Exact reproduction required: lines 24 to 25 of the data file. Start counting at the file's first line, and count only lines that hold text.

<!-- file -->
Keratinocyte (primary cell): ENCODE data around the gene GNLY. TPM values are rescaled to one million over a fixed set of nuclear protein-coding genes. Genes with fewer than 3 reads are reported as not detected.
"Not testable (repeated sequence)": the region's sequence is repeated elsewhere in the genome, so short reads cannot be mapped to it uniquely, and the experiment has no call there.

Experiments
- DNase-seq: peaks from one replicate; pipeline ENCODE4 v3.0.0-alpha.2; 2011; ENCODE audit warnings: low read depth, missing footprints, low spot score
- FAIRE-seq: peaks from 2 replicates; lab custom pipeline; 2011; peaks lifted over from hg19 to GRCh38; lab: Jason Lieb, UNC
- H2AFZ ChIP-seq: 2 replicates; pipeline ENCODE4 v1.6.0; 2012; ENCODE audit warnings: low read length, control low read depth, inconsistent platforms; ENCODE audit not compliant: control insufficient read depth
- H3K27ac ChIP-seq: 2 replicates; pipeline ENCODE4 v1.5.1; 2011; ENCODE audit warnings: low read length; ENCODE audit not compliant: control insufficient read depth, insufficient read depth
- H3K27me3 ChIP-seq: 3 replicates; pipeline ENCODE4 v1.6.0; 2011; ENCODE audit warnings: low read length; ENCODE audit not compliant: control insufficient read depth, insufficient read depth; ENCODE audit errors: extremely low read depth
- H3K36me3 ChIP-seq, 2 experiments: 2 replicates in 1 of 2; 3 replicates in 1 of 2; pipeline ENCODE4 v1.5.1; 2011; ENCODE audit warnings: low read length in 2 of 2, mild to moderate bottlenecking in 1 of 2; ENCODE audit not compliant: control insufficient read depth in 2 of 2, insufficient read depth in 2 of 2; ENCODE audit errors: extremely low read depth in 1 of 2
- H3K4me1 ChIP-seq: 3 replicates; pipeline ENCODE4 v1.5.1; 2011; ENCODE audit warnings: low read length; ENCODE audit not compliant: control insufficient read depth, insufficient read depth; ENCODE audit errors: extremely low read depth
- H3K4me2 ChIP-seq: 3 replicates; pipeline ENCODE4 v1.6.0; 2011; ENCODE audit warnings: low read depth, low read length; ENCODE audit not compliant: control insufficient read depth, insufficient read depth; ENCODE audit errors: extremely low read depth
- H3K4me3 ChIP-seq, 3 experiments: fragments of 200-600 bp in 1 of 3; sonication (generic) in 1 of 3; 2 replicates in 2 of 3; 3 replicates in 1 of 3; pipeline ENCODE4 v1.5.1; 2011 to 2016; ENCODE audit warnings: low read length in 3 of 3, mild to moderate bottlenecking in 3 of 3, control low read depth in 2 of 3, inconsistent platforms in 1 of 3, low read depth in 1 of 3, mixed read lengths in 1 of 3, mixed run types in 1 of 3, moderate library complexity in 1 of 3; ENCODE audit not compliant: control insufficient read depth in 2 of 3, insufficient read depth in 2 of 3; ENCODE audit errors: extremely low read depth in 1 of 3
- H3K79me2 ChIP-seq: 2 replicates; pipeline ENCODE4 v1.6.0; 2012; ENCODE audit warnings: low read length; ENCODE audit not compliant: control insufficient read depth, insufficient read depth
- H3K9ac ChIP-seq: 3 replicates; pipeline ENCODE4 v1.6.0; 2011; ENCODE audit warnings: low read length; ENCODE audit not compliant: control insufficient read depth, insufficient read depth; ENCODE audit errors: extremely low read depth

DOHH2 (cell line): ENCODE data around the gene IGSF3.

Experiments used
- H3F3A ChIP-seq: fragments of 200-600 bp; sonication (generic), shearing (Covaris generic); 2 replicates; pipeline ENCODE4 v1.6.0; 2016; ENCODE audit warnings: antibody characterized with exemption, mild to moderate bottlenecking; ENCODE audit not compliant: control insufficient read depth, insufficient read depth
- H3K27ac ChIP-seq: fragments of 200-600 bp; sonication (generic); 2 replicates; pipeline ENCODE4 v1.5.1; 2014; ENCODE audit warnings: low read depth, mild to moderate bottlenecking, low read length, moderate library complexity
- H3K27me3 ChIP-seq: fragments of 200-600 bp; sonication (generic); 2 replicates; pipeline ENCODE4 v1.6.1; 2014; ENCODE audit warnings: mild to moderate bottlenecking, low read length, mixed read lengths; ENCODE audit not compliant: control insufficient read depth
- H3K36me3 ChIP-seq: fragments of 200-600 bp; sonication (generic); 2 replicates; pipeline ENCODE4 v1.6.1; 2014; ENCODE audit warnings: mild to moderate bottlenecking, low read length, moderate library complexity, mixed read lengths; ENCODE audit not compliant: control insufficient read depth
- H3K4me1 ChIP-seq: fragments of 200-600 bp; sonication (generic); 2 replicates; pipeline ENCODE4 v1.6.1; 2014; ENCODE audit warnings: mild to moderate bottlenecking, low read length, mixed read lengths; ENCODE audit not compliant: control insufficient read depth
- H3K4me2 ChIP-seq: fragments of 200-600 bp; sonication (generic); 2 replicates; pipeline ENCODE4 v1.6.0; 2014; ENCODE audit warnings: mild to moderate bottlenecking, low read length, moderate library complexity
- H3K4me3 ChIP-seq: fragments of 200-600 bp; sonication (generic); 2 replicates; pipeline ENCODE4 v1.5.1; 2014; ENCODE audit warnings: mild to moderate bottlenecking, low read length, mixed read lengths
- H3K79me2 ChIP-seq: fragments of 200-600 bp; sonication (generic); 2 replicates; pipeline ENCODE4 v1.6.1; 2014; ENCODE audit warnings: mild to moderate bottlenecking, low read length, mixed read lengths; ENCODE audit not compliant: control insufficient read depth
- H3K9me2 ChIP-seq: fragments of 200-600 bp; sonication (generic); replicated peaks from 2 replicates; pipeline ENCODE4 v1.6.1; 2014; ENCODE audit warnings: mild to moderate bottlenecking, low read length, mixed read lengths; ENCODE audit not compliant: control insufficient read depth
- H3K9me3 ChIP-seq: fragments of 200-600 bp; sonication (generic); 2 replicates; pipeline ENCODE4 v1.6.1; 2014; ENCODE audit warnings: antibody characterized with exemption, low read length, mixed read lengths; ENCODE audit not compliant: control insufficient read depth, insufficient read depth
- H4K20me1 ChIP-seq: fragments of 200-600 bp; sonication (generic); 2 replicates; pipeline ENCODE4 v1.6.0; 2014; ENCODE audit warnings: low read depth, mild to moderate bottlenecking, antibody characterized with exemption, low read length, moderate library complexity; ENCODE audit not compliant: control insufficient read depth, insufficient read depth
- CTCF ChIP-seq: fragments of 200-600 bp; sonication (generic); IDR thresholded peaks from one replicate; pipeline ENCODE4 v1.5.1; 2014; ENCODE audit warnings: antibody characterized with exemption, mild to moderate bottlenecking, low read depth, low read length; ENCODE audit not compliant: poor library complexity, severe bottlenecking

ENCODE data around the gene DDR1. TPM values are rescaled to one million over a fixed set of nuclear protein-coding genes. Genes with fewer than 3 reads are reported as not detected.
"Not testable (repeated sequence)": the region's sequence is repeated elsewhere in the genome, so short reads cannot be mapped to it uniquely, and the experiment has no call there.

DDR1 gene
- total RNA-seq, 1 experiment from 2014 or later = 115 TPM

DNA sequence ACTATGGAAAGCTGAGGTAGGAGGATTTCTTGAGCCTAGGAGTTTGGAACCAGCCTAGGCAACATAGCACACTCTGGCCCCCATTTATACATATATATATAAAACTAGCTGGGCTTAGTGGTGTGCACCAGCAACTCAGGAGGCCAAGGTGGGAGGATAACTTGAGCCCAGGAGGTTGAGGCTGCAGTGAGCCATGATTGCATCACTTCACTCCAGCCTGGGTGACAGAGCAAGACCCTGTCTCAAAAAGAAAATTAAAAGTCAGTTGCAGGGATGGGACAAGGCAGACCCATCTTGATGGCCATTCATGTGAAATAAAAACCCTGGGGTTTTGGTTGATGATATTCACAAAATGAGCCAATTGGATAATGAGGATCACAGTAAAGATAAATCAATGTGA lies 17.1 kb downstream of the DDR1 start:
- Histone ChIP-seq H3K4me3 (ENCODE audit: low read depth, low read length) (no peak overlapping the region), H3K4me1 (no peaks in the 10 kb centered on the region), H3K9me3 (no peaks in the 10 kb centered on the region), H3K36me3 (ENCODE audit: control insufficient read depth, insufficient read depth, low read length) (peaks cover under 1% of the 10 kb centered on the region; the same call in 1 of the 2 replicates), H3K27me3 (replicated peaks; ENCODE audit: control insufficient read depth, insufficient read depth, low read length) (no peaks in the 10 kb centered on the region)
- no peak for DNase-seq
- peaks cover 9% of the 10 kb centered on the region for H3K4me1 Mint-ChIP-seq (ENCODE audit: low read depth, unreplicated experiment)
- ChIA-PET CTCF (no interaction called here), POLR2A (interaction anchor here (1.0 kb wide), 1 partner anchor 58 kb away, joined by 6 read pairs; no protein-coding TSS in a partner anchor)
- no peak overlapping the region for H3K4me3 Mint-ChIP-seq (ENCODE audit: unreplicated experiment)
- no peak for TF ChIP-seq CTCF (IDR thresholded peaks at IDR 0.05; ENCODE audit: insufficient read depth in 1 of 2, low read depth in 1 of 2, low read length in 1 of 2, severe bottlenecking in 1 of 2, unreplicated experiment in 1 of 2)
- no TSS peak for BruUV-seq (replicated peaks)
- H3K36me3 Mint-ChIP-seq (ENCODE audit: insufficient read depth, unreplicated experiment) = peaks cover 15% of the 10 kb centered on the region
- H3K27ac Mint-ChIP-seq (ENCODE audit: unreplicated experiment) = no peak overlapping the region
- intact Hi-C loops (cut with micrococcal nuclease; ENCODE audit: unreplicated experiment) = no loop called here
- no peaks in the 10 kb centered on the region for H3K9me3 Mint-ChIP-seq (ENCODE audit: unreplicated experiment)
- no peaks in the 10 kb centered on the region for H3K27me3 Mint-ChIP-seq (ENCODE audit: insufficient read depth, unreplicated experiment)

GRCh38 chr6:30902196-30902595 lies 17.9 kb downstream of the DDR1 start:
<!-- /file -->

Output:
- H3K79me2 ChIP-seq: fragments of 200-600 bp; sonication (generic); 2 replicates; pipeline ENCODE4 v1.6.1; 2014; ENCODE audit warnings: mild to moderate bottlenecking, low read length, mixed read lengths; ENCODE audit not compliant: control insufficient read depth
- H3K9me2 ChIP-seq: fragments of 200-600 bp; sonication (generic); replicated peaks from 2 replicates; pipeline ENCODE4 v1.6.1; 2014; ENCODE audit warnings: mild to moderate bottlenecking, low read length, mixed read lengths; ENCODE audit not compliant: control insufficient read depth